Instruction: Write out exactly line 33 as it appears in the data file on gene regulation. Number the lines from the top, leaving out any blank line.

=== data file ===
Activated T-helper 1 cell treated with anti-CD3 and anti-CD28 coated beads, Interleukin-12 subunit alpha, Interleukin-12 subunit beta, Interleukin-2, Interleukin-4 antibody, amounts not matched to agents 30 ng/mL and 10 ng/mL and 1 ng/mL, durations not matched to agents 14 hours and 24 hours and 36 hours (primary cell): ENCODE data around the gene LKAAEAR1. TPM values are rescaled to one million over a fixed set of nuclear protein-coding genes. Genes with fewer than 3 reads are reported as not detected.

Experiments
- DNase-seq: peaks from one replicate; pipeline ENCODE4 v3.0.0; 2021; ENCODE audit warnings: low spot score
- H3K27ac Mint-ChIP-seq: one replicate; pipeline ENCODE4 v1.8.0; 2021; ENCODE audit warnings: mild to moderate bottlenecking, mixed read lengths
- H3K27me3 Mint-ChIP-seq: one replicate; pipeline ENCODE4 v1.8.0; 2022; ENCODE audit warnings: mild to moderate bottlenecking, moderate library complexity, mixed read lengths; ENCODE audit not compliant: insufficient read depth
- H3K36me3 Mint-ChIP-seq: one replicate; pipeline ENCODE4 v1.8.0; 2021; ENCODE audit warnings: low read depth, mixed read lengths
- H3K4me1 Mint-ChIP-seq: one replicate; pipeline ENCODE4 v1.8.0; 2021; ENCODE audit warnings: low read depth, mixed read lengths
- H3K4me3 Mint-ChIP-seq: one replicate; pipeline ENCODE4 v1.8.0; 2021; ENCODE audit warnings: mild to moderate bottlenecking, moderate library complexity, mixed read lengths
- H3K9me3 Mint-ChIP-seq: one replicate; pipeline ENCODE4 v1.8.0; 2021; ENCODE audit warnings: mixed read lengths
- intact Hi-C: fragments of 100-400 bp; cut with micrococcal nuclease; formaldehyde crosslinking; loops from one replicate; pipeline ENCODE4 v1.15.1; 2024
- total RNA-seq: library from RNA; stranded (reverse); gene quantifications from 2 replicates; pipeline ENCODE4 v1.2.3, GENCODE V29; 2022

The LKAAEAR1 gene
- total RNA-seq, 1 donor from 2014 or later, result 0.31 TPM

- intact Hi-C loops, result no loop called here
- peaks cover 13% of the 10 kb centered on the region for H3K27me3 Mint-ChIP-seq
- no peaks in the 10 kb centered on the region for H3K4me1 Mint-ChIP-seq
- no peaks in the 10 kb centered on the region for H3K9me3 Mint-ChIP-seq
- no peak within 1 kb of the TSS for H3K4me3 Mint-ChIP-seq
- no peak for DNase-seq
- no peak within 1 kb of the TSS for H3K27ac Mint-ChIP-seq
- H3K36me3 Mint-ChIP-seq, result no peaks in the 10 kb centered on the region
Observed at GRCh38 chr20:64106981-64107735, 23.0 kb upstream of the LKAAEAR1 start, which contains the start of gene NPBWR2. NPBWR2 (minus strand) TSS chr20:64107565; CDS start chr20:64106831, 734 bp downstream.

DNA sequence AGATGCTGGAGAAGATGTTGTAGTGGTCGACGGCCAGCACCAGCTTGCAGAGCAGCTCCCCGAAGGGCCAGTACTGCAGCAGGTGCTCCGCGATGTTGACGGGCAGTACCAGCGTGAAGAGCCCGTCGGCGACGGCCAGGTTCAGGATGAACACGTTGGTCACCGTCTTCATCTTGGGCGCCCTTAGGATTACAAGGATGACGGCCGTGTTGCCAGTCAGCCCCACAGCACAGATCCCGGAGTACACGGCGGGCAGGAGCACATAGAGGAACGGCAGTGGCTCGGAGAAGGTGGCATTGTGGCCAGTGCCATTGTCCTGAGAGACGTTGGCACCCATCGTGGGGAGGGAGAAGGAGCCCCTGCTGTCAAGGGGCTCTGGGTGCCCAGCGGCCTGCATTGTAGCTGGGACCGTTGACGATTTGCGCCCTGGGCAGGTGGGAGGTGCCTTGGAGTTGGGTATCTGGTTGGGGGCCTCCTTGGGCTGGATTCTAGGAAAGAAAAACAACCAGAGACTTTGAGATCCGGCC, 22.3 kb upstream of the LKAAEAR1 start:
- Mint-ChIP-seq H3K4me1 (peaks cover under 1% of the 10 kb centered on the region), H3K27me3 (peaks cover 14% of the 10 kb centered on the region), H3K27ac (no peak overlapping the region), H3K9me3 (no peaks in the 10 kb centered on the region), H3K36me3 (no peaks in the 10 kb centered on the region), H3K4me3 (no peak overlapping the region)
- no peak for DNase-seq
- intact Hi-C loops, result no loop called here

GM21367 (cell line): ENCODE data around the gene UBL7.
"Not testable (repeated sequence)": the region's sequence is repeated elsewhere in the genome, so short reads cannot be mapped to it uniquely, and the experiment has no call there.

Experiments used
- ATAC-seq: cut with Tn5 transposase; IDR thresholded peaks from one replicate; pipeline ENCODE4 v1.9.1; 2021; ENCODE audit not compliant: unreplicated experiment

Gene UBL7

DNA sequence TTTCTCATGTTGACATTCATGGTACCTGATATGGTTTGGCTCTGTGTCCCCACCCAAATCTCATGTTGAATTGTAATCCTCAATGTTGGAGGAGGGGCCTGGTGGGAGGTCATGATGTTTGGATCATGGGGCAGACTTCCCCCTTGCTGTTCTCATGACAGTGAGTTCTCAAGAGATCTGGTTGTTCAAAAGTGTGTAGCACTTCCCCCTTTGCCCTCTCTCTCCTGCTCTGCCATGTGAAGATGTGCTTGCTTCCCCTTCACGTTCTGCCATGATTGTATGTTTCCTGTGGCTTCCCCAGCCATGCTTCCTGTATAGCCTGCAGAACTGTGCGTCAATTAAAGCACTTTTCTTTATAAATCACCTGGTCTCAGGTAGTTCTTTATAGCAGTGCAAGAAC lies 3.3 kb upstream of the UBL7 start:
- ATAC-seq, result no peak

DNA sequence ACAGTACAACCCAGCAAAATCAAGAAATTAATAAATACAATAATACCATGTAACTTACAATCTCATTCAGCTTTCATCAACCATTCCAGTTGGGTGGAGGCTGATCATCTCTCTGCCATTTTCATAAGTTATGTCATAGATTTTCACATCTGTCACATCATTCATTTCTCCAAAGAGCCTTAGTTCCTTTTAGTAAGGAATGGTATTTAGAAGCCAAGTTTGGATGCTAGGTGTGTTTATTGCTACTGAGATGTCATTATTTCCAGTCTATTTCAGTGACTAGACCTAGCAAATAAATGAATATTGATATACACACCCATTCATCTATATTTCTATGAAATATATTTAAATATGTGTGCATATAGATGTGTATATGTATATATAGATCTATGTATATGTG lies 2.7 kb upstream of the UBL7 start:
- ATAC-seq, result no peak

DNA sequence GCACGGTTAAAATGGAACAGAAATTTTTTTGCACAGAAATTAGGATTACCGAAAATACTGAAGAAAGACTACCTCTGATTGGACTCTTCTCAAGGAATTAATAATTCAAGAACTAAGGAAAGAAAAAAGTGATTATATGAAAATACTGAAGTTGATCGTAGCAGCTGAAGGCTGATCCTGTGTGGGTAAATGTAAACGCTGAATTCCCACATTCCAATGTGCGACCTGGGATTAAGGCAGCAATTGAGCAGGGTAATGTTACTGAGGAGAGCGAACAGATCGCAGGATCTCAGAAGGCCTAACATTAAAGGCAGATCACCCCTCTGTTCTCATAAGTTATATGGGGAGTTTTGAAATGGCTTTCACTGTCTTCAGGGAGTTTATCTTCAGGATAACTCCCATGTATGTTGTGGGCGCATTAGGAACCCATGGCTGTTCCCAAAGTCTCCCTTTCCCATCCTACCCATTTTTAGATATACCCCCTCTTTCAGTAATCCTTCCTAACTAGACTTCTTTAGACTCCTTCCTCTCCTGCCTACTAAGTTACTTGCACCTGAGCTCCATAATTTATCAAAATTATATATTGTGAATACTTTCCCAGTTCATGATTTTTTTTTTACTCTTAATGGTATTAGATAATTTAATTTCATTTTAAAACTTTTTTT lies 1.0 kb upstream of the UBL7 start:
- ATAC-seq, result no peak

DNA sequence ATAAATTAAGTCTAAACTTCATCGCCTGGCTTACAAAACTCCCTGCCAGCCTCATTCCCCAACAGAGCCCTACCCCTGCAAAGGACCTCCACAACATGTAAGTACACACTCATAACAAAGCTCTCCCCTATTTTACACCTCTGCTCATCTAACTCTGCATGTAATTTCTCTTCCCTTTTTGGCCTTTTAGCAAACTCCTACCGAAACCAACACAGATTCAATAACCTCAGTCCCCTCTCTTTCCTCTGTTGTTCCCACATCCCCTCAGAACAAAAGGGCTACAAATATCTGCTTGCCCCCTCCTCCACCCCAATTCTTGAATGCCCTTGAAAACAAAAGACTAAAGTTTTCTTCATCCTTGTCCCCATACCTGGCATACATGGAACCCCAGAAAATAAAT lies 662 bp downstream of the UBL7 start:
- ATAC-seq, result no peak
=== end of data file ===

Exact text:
- ATAC-seq, result no peak